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Do High-Wage Jobs Attract more Applicants? Directed Search Evidence from the Online Labor Market

Author

Listed:
  • Stefano Banfi
  • Benjamín Villena-Roldán

    ()

Abstract

Are workers applying more to high-wage jobs? To what extent do job seekers guide their search using information posted by employers? In the theoretical literature, workers directing search to jobs offering higher wages has strong implications for labor market efficiency, but the evidence supporting this behavior is scarce and murky. We provide strong evidence of directed search in online job markets. We use a novel feature of our data: even if employers choose not to make offered wages visible for applicants, we observe them as econometricians. Estimates using only explicitly posted wages suffer from selection bias because job ads that post an explicit wage require significantly lower education and experience, and offer lower wages. We find significant evidence for directed search evidence when wages are not explicitly declared, suggesting that the text and requirements of the posted job ad tacitly convey wage information. Moreover, job ad requirements are closely aligned with their applicants' traits, in line with predictions of directed search models with heterogeneity. Our evidence suggests that job ads with hidden wages are noisy signals of a high expected wage, used to attract skilled applicants and to deter unskilled ones. JEL codes: J64, J22, J42, E24. Key words: Keywords: directed search, wage posting, online job board, segmentation.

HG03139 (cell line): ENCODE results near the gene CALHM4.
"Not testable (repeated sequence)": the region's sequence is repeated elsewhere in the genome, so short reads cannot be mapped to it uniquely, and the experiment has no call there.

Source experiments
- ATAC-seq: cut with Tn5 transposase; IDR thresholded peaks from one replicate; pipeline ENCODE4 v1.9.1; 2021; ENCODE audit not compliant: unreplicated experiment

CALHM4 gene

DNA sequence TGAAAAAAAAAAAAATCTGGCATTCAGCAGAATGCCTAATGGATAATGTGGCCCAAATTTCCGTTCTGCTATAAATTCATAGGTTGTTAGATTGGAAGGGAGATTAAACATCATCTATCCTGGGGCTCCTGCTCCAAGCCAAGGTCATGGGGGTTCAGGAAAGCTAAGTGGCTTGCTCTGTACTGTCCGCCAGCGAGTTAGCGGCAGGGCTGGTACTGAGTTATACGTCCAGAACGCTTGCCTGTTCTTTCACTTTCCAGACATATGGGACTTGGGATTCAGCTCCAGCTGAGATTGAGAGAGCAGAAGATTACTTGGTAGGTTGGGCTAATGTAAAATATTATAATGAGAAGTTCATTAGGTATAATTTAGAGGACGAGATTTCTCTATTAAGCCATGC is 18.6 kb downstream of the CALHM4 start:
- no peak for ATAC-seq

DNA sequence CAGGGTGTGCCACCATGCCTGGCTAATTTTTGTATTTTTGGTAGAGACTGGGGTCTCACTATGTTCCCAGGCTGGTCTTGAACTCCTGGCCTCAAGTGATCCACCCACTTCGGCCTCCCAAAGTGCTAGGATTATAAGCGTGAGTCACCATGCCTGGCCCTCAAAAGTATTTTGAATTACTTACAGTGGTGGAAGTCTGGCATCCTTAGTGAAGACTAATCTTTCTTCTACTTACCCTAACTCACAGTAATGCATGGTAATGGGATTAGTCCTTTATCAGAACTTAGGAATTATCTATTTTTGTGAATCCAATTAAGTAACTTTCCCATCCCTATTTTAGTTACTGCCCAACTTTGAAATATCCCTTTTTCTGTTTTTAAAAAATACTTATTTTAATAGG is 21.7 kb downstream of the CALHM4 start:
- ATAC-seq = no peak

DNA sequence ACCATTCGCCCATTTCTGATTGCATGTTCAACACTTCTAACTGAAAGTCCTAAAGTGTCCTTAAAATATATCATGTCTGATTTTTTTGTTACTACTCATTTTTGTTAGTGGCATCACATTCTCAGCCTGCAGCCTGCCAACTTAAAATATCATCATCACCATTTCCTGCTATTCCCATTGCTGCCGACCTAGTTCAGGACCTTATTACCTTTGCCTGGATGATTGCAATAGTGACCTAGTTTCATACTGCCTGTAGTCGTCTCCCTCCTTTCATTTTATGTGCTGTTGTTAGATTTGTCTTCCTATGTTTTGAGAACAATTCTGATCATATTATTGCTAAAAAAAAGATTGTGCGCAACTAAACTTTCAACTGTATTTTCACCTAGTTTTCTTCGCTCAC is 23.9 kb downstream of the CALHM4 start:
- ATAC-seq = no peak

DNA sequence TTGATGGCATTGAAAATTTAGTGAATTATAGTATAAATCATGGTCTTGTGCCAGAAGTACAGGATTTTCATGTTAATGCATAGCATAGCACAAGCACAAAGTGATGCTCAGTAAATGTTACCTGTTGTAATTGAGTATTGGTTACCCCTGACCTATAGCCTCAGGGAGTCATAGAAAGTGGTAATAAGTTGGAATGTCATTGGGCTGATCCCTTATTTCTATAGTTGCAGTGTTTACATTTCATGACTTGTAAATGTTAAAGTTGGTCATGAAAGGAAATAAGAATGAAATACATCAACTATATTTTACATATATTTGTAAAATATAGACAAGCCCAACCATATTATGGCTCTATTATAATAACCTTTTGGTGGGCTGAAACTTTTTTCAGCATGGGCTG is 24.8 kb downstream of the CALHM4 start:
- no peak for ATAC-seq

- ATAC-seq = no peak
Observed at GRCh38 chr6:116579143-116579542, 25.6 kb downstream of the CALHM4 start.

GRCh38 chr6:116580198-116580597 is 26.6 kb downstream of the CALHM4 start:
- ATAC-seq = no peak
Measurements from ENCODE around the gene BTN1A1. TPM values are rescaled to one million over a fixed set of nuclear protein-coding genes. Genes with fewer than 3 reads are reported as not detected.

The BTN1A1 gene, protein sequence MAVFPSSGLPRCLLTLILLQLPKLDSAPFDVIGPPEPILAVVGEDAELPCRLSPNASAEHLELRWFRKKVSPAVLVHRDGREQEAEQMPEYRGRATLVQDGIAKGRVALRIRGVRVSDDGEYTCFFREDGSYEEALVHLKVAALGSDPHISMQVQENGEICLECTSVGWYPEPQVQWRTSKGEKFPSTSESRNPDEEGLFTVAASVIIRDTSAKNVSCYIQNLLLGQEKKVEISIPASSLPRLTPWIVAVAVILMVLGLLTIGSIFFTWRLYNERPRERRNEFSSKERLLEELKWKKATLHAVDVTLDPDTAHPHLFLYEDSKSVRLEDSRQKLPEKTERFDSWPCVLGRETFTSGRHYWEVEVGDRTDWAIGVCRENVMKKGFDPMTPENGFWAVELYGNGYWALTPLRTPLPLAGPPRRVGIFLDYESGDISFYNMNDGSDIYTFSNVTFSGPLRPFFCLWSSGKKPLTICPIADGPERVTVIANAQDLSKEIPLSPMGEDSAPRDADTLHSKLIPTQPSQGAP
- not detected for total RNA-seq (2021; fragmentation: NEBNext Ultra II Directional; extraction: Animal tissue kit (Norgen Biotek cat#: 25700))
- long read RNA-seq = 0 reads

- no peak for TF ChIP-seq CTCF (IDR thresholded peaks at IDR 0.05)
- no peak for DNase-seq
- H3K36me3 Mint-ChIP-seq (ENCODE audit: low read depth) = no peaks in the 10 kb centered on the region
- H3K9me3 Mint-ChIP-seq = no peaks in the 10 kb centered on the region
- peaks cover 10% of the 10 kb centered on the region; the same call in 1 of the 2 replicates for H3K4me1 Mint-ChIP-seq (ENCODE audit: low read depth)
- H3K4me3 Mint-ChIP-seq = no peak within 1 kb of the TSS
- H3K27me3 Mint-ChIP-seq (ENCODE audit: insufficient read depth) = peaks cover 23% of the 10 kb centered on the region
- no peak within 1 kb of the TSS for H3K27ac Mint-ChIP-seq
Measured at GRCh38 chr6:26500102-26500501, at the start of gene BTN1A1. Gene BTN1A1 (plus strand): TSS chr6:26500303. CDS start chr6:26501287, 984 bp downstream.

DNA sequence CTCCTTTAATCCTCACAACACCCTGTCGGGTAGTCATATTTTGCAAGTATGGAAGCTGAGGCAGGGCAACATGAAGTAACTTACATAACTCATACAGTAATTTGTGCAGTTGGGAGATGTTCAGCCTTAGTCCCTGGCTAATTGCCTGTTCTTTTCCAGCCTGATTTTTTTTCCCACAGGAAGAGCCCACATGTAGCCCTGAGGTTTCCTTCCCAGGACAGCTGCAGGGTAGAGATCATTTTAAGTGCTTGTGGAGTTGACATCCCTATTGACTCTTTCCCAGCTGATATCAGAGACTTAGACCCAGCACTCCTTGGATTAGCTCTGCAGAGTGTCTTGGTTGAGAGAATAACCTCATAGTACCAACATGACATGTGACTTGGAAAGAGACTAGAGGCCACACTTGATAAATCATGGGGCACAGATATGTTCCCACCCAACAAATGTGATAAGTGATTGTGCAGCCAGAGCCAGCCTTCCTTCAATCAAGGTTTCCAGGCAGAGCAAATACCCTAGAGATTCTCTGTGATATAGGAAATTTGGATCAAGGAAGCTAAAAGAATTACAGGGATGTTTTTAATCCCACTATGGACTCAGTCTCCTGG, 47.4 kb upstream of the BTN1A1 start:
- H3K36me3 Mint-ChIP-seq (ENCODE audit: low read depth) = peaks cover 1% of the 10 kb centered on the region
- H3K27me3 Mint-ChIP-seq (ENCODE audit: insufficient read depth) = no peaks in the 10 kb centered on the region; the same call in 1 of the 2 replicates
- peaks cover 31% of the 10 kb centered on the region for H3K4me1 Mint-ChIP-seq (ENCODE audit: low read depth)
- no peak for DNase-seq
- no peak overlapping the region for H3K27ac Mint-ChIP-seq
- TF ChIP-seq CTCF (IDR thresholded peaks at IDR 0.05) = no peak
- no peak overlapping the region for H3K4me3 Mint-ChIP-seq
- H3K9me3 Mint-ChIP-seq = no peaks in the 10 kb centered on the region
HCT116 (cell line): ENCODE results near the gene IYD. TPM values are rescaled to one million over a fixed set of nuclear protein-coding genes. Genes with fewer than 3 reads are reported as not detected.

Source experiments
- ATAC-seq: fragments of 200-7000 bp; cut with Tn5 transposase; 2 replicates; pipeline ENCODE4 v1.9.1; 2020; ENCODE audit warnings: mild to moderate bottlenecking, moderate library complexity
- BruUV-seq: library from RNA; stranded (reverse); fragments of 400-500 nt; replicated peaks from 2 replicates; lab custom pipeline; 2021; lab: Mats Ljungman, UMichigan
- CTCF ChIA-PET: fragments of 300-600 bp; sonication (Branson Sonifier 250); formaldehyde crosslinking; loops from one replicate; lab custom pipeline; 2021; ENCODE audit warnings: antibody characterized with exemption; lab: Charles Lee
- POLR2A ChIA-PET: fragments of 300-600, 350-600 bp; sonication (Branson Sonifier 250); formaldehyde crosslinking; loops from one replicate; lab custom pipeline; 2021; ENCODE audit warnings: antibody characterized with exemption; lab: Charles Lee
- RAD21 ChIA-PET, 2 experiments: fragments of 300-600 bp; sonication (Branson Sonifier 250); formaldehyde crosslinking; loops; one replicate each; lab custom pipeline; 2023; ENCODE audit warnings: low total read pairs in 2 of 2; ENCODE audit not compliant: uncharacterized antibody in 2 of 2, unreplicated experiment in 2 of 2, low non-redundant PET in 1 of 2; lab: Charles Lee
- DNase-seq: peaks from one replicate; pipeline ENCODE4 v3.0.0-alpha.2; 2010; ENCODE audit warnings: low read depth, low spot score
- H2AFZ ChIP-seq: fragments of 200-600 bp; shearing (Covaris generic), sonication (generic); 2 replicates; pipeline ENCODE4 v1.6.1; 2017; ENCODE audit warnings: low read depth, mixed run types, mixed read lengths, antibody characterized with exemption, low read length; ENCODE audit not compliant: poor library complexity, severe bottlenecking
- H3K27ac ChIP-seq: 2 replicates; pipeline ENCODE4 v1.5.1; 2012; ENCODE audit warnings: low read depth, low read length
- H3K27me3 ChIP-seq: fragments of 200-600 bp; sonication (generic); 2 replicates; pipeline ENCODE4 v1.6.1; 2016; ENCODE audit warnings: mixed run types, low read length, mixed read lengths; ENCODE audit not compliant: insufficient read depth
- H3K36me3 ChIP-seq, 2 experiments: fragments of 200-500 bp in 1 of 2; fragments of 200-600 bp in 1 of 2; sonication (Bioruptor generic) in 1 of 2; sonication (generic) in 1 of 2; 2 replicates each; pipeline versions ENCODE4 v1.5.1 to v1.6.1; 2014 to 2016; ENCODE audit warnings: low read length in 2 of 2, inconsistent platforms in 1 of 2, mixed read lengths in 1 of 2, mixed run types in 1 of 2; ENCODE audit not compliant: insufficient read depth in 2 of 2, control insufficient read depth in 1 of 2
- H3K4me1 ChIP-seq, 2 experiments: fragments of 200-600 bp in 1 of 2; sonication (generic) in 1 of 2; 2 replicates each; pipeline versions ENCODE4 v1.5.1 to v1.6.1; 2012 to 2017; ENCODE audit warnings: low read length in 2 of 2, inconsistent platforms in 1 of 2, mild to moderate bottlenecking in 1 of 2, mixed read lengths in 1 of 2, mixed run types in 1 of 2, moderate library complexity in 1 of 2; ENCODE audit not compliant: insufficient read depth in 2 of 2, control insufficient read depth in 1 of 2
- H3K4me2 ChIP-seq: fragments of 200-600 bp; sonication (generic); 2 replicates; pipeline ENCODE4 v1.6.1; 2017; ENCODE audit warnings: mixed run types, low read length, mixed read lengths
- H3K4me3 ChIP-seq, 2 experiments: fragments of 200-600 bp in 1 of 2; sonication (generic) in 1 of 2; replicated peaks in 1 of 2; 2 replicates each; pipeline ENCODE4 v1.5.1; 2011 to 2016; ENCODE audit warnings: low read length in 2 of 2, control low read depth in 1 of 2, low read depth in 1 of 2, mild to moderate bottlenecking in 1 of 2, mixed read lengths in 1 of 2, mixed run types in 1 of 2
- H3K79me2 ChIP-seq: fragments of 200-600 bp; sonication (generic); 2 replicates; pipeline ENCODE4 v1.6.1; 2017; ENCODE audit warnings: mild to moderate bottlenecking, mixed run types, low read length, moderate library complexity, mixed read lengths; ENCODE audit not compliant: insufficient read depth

Suggested Citation

  • Stefano Banfi & Benjamín Villena-Roldán, 2016. "Do High-Wage Jobs Attract more Applicants? Directed Search Evidence from the Online Labor Market," Documentos de Trabajo 327, Centro de Economía Aplicada, Universidad de Chile.
  • Handle: RePEc:edj:ceauch:327
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    References listed on IDEAS

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    Citations

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    Cited by:

    1. Belot, Michele & Kircher, Philipp & Muller, Paul, 2018. "How wage announcements affect job search - a field experiment," Working Papers in Economics 739, University of Gothenburg, Department of Economics.
    2. Randall Wright & Philipp Kircher & Benoit Julîen & Veronica Guerrieri, 2017. "Directed Search: A Guided Tour," NBER Working Papers 23884, National Bureau of Economic Research, Inc.

    More about this item

    JEL classification:

    • J64 - Labor and Demographic Economics - - Mobility, Unemployment, Vacancies, and Immigrant Workers - - - Unemployment: Models, Duration, Incidence, and Job Search
    • J22 - Labor and Demographic Economics - - Demand and Supply of Labor - - - Time Allocation and Labor Supply
    • J42 - Labor and Demographic Economics - - Particular Labor Markets - - - Monopsony; Segmented Labor Markets
    • E24 - Macroeconomics and Monetary Economics - - Consumption, Saving, Production, Employment, and Investment - - - Employment; Unemployment; Wages; Intergenerational Income Distribution; Aggregate Human Capital; Aggregate Labor Productivity

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